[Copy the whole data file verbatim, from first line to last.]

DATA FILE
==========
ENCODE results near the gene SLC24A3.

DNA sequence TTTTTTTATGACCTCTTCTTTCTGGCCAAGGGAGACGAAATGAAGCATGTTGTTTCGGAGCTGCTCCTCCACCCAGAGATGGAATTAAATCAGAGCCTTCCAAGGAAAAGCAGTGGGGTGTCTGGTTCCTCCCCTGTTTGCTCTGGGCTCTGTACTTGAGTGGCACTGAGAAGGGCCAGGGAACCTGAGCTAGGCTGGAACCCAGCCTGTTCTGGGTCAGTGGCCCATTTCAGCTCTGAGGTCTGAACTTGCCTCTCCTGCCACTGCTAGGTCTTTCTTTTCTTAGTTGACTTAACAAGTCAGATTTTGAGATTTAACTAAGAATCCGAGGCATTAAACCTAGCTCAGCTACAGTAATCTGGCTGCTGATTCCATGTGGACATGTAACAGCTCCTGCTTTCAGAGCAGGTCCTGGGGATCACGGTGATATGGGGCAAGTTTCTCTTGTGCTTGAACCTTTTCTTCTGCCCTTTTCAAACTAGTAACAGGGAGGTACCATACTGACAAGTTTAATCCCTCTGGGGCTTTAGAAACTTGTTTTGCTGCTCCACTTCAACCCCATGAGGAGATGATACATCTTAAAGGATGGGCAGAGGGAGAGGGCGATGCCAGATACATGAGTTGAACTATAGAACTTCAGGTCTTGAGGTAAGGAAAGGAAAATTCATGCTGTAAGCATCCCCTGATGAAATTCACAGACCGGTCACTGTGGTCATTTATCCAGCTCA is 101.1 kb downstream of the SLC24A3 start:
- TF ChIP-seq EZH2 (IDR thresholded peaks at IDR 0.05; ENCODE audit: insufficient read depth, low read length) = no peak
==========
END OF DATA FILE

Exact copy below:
ENCODE results near the gene SLC24A3.

DNA sequence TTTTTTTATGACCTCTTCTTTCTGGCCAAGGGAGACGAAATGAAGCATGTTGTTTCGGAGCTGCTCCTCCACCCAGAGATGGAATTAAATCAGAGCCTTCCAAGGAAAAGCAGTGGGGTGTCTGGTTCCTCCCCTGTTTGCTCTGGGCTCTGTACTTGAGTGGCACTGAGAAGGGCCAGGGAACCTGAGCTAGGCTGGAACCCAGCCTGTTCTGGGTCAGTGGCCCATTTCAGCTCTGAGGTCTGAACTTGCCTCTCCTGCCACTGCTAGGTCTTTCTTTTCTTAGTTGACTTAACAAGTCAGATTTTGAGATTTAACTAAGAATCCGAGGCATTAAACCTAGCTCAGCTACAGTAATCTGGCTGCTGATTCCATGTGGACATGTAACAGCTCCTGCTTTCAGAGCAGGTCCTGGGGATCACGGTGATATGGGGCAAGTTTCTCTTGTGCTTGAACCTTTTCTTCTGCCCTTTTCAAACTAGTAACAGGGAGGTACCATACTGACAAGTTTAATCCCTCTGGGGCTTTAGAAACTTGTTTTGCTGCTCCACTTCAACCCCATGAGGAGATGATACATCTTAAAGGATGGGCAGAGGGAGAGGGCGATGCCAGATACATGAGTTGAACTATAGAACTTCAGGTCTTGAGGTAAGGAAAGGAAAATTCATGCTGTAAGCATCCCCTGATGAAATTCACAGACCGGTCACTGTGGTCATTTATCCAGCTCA is 101.1 kb downstream of the SLC24A3 start:
- TF ChIP-seq EZH2 (IDR thresholded peaks at IDR 0.05; ENCODE audit: insufficient read depth, low read length) = no peak